Janos Kornai’s warning to the post-pandemic world


The author is the publisher of The Overshoot research service and the co-author of Trade Wars are Class Wars

If the pandemic has taught us anything, it is that an economic downturn is inherently optional.Governments in rich countries can protect household and business balance sheets from the worst damage since World War II Just print money.

How should we use this new knowledge? Anyone who seriously considers the potential risks and rewards of a policy portfolio that may be called “complete Keynesianism” should consider the ideas of the economist Jano Cornet, who died last month.

Kornai grew up in Hungary and spent most of his time on Soviet satellites, which allowed him to experience firsthand a society where “full employment” became the norm and the business cycle was banned. The result is not a paradise for workers or anyone else, but what Kornai calls a “shortage economy” that wastes producers and deprived consumers.

For Kornai, the essential feature of the “capitalist” economy is that enterprises face “hard budget constraints.” If they do not make enough money from their business, they need to raise funds from banks or capital markets. If they cannot raise funds, they will go bankrupt.

This constraint forces producers to conform to the wishes of consumers. Unless companies can provide the goods and services that people want at affordable prices, they will not survive. At the same time, companies must also focus on efficiency and cost control so that they can pay their own expenses. Kornai believes that these urgent needs to promote competition will lead to innovation, productivity improvements and sustainable improvements in living standards.

In contrast, Hungary and other “socialist” economies are characterized by what Kornai calls “soft budget constraints.” Companies never have to worry about balance of payments, let alone generating profits. On the contrary, they knew that they received unlimited financial support from the government. They can always “afford” to hire workers, invest in physical capital and accumulate raw materials. It does not matter whether any of these activities are truly valuable.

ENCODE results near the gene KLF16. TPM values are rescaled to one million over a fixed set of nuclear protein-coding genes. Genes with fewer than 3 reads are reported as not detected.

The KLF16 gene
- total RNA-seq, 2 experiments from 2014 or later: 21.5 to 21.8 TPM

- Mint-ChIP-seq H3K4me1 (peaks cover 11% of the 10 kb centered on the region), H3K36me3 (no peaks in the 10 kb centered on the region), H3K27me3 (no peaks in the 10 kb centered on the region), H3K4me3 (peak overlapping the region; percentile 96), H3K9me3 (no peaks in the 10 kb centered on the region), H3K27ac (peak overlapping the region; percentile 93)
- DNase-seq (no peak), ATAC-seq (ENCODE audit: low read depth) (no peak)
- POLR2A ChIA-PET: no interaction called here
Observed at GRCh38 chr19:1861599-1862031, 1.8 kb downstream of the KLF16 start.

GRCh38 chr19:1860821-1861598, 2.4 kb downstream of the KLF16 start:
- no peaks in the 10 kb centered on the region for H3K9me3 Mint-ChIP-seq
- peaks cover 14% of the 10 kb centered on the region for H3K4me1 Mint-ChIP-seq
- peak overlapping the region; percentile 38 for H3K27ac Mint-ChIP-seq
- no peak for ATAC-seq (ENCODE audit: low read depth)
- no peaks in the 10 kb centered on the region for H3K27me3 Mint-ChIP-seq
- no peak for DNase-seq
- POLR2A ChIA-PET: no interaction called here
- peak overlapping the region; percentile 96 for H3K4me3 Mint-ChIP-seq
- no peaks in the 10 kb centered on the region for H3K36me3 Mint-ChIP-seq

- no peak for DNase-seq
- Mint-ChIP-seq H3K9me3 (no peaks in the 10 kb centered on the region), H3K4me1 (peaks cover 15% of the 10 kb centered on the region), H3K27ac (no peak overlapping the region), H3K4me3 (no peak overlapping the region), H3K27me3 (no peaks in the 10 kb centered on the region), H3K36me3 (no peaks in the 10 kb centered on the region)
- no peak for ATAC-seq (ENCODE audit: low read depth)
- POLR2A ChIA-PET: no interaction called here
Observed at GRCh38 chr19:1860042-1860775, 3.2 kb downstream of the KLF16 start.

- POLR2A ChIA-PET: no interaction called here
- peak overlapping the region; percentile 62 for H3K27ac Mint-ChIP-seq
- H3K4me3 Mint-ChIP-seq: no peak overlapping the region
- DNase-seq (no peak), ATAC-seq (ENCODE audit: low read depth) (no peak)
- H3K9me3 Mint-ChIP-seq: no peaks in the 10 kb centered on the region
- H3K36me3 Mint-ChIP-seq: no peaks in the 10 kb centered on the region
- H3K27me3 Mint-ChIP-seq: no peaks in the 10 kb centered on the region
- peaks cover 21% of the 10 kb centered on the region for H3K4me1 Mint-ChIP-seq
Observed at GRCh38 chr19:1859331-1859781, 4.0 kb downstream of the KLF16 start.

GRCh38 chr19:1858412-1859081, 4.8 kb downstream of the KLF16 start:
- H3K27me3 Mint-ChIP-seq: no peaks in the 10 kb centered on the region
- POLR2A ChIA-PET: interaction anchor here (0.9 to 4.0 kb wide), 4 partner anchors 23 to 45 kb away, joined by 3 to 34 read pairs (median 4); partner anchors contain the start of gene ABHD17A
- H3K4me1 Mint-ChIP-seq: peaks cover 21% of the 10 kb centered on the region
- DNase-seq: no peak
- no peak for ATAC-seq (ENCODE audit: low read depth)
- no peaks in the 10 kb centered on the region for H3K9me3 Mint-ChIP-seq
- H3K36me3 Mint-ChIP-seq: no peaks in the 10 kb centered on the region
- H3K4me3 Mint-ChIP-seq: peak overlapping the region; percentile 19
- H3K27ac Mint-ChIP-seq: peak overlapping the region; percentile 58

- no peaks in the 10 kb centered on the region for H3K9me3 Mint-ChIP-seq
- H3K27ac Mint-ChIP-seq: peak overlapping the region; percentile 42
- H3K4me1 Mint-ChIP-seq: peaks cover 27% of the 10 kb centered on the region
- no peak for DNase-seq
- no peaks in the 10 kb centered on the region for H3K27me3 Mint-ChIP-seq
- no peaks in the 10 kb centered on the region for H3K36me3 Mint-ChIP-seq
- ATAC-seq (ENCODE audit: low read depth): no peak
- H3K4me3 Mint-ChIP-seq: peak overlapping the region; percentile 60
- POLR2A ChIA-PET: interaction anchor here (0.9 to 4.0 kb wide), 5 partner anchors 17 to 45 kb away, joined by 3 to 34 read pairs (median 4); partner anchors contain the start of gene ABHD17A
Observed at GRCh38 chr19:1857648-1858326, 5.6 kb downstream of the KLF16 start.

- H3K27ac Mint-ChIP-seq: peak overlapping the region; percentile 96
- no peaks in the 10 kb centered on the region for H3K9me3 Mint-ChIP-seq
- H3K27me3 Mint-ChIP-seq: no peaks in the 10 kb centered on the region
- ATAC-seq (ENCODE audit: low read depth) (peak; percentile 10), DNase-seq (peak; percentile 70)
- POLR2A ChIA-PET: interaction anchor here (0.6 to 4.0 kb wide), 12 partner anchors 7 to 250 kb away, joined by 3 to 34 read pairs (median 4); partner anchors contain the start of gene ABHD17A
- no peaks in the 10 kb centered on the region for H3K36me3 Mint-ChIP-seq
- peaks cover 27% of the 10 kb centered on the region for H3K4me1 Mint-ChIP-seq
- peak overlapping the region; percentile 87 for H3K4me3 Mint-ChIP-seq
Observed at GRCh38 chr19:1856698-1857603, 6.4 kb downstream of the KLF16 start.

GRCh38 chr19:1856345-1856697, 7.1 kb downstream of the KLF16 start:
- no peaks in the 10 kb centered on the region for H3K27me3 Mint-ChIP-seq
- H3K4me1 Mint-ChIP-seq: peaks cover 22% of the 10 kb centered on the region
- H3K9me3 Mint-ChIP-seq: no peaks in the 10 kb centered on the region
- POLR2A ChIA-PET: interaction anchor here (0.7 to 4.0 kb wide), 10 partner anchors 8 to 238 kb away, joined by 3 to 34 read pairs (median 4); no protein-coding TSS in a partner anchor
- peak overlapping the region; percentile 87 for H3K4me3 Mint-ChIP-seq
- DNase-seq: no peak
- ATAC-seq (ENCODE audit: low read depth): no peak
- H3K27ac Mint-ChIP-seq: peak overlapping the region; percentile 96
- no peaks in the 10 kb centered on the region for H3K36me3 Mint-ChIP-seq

This eliminates the incentive to innovate to meet customer needs and reduce costs. Consumers are forced to adapt to the whims of producers. Since managers receive individual rewards based on the reported size of the business—rather than other indicators such as value creation—they are very motivated to increase their scale as much as possible by hoarding workers, land, and materials. In Kornai’s words, the needs of companies are “unsatisfiable,” even if the production of useful goods and services is limited by weak incentives built into the system.

The result is a chronic shortage. There is no inflation in the traditional sense of rising consumer prices, because these prices are explicitly or implicitly set by the state. But ordinary people feel the squeeze in various ways.

They have to spend a lot of time waiting for what they want, whether it’s a decent apartment, new appliances, or even just groceries. Even so, many consumer goods and services are simply not available. Workers’ ability to change jobs or demand higher wages is severely restricted. The state vigorously suppresses other forms of labor activism, such as confrontational unions and strikes.

The wealthy democracies in the 2020s are different from the Eastern bloc that inspired Kornai’s work in the 1970s. In fact, Kornai may approve extraordinary measures taken in the past 18 months to protect family and business income, including wage subsidies, forgivable loans, foreclosure moratoriums, and eviction injunctions.But you can imagine how we inadvertently caught “Soft Budget Constraint Syndrome”As Kornai said, after the coronavirus.

For Kornai, the danger is that one-off emergency measures become routine. What would the world be like if consumers and companies began to believe that the government would respond with similar forces every time the economy fell?

To be sure, if we reduce our self-insurance and rely more on a strong and reliable public safety net during the downturn, we may all live better. But it is also easy to see that with the adjustment of expectations and behaviors, exploring the possibilities revealed by the pandemic may produce a series of new social problems. Destroying incentives for workers and companies to increase productivity will eventually make everyone’s situation worse.



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